Collectors Cost IRS More Than They Raise

By Lyndsey Layton and Christopher Lee
Washington Post Staff Writers
Tuesday, April 15, 2008

The Internal Revenue Service expects to lose more than $37 million by using private debt collectors to pursue tax scofflaws through a program that has outraged consumers and led to charges on Capitol Hill that the agency is wasting money for work that IRS agents could do more effectively.

Since 2006, the agency has used three companies to go after a $1 billion slice of the nation's unpaid taxes. Despite aggressive collection tactics, the companies have rounded up only $49 million, little more than half of what it has cost the IRS to implement the program. The debt collectors have pocketed commissions of up to 24 percent.

Now, as Americans file their 2007 taxes, Democratic leaders want to end the effort.

"This program is the hood ornament for incompetence," said Sen. Byron L. Dorgan (D-N.D.), a leading critic who has introduced a bill to stop the program. The measure has 23 co-sponsors, all but one of them Democrats. "It makes no sense at all to be turning over these tax accounts to private tax collectors that end up costing the taxpayers money."

Defenders say the program adds muscle to IRS efforts to close the gulf between what taxpayers owe and how much the IRS collects. In 2001, the "tax gap" was an estimated $345 billion.

"The real choice is whether we use private collection agencies or let these tax debts go uncollected," said Rep. Jim Ramstad (Minn.), the ranking Republican on the Ways and Means oversight subcommittee. "I hope we don't take an enormous step backward in our efforts to close the tax gap by eliminating a program that's working."

After years of lobbying by the private collection industry, the Republican-controlled Congress created the program in 2004. The goal was to use collection agencies to close the relatively easy cases the IRS said it did not have the staff to handle: instances in which the taxpayer is not disputing the debt and in which the amount owed is relatively modest. Supporters hoped that the program would eventually be expanded to take over more of the agency's debt-collection duties, and the IRS predicts that the program will break even by 2010.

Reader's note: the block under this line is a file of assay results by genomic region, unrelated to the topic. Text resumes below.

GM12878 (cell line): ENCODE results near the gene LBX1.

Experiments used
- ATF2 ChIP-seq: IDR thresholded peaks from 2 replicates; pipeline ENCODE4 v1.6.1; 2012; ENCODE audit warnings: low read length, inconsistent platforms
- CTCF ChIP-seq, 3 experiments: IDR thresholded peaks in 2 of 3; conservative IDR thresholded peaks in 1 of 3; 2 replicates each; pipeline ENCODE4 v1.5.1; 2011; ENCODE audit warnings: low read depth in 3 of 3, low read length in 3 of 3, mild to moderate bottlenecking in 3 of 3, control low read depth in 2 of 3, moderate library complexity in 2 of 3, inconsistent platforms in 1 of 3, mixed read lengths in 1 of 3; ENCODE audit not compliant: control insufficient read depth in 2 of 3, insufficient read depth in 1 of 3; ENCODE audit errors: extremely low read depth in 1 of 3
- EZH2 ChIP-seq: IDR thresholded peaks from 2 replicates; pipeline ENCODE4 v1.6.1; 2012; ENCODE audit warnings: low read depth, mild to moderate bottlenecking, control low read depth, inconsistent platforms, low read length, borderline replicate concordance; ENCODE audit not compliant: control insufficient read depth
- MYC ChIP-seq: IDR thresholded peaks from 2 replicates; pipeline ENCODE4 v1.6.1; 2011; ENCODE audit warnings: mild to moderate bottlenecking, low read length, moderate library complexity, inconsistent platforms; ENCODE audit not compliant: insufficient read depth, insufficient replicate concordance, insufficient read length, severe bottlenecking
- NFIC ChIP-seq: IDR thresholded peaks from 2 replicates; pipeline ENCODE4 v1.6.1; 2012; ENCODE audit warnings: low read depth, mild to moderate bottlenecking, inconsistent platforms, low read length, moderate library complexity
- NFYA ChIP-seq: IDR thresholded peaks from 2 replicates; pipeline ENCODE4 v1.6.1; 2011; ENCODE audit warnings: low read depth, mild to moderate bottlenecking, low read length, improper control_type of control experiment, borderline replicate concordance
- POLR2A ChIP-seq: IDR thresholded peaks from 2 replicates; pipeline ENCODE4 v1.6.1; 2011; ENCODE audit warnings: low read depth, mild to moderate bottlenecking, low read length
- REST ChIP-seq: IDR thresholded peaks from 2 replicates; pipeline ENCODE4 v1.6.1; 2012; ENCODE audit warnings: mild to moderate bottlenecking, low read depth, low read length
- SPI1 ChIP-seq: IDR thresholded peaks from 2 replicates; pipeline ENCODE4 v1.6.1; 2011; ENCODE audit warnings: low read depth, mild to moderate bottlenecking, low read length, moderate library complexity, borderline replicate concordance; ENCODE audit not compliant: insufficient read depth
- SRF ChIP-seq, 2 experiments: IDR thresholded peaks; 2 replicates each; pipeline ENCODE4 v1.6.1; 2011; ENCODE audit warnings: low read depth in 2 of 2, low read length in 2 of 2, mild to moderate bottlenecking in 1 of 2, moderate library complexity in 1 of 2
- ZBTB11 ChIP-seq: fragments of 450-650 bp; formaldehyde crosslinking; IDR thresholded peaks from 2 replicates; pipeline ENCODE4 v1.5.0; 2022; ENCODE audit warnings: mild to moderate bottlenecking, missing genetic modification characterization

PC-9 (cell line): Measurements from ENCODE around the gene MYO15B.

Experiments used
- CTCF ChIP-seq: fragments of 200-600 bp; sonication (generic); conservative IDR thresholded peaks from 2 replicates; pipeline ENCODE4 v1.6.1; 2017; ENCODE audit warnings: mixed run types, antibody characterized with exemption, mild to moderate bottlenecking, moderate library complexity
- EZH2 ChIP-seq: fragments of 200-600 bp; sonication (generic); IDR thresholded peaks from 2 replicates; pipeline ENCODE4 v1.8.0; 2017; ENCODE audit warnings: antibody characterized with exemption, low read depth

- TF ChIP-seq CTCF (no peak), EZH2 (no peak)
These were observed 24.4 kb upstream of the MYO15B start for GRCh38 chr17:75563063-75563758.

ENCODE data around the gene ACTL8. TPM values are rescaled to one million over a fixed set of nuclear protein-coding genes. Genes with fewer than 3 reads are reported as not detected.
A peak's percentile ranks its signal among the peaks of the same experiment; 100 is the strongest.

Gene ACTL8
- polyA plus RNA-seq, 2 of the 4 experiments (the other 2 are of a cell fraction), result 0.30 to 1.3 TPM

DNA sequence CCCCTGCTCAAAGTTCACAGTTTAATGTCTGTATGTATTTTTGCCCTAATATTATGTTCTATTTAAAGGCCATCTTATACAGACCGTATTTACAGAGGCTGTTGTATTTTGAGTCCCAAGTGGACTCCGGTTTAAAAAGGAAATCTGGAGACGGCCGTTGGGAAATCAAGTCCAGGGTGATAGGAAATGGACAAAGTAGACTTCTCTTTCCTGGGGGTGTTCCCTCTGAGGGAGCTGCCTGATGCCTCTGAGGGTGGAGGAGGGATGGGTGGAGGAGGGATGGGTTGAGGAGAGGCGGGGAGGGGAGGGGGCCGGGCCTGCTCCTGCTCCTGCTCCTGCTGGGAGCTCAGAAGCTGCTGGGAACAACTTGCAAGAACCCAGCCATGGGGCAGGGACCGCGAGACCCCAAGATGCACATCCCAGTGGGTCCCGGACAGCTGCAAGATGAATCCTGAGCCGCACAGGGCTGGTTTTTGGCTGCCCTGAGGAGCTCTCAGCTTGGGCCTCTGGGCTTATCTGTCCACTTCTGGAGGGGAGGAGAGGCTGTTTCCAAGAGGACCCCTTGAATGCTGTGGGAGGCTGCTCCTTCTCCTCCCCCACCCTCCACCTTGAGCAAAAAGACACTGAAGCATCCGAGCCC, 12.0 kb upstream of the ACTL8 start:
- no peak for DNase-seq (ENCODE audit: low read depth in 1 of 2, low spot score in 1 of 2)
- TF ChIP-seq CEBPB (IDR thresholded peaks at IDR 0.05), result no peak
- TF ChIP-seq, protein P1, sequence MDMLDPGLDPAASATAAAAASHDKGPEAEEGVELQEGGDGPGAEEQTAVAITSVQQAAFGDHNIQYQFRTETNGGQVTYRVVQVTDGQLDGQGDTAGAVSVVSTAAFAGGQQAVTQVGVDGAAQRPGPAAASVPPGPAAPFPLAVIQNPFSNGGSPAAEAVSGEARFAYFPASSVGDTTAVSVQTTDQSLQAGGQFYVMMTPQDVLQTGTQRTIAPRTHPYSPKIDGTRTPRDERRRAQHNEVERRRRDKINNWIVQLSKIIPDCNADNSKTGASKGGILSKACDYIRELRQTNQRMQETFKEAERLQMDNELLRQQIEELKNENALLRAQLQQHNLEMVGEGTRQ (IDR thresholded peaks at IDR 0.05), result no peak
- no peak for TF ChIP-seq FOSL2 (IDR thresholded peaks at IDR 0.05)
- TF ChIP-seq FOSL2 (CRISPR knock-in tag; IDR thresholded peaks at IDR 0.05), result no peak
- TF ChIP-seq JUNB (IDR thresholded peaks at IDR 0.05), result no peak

Three firms were awarded contracts: Pioneer Credit Recovery, based in the western New York district represented by Rep. Thomas M. Reynolds (R), who supported the program and recently announced his retirement; the CBE Group of Waterloo, Iowa, the home state of Sen. Charles E. Grassley (R), who helped create the program; and Linebarger Goggan Blair and Sampson, a law firm based in Texas, home to President Bush.

Pioneer Credit employees have given congressional candidates and political action committees $117,450 since 1995, including $16,250 to Reynolds. CBE Group employees have given $9,372 during that period, including $2,500 to Grassley.

Linebarger Goggan, one of the nation's largest collection agencies, has extensive government ties. The firm, its employees and their spouses have given PACs and federal candidates in both parties $423,260 since 1995.

The Austin-based firm was dropped from the program last year for reasons that the IRS declined to make public. Its workload was doled out to the two other companies. Mike Vallandingham, a partner at the firm, said Linebarger Goggan met IRS expectations for collection results and "received high marks for regulatory and procedural accuracy, timeliness and professionalism."

The firm had been under scrutiny since 2002 because of some of its municipal contracts. A partner went to prison in 2002 for conspiring to bribe two San Antonio City Council members. Last year, the city of Mansfield, Tex., ended its contract with Linebarger Goggan after the firm made a $2,000 donation to the mayor a month after he was elected.

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